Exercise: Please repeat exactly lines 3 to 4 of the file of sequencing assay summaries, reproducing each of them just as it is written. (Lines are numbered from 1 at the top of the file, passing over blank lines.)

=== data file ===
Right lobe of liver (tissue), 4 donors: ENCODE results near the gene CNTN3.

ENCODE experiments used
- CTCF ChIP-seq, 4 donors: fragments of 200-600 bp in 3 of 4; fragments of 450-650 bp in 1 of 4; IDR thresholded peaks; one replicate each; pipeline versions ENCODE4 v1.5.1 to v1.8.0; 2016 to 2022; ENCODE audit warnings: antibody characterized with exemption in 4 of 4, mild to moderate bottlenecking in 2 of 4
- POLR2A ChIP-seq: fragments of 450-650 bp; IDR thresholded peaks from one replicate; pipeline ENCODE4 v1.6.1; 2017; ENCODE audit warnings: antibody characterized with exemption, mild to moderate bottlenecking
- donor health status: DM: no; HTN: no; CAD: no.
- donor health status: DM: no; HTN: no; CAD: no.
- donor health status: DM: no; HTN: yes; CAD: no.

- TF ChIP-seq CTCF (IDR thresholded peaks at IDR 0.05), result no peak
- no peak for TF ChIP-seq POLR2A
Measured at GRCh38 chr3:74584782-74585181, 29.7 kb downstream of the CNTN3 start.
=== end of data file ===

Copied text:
- CTCF ChIP-seq, 4 donors: fragments of 200-600 bp in 3 of 4; fragments of 450-650 bp in 1 of 4; IDR thresholded peaks; one replicate each; pipeline versions ENCODE4 v1.5.1 to v1.8.0; 2016 to 2022; ENCODE audit warnings: antibody characterized with exemption in 4 of 4, mild to moderate bottlenecking in 2 of 4
- POLR2A ChIP-seq: fragments of 450-650 bp; IDR thresholded peaks from one replicate; pipeline ENCODE4 v1.6.1; 2017; ENCODE audit warnings: antibody characterized with exemption, mild to moderate bottlenecking